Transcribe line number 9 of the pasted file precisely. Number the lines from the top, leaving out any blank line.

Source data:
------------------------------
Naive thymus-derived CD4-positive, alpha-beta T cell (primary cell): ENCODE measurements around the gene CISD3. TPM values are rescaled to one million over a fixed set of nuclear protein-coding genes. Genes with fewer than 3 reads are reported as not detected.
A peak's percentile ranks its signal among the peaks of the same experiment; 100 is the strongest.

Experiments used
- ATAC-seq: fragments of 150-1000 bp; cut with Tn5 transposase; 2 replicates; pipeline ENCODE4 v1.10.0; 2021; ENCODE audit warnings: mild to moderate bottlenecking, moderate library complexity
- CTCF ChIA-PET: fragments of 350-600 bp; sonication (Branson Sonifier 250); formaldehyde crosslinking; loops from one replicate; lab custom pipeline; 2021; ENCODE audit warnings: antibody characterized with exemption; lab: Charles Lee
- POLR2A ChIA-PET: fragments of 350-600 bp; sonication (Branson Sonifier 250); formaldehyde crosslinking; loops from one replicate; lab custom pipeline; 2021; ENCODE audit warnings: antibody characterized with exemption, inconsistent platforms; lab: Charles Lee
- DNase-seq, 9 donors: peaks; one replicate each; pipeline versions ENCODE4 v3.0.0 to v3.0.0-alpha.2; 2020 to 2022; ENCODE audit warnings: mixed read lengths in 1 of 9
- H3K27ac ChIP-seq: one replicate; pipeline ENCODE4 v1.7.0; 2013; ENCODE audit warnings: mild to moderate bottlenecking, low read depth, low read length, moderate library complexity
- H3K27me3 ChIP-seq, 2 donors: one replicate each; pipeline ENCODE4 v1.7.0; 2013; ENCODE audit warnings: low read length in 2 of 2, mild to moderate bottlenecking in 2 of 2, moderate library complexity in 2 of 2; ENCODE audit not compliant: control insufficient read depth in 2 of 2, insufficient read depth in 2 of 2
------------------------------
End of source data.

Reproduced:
- H3K27me3 ChIP-seq, 2 donors: one replicate each; pipeline ENCODE4 v1.7.0; 2013; ENCODE audit warnings: low read length in 2 of 2, mild to moderate bottlenecking in 2 of 2, moderate library complexity in 2 of 2; ENCODE audit not compliant: control insufficient read depth in 2 of 2, insufficient read depth in 2 of 2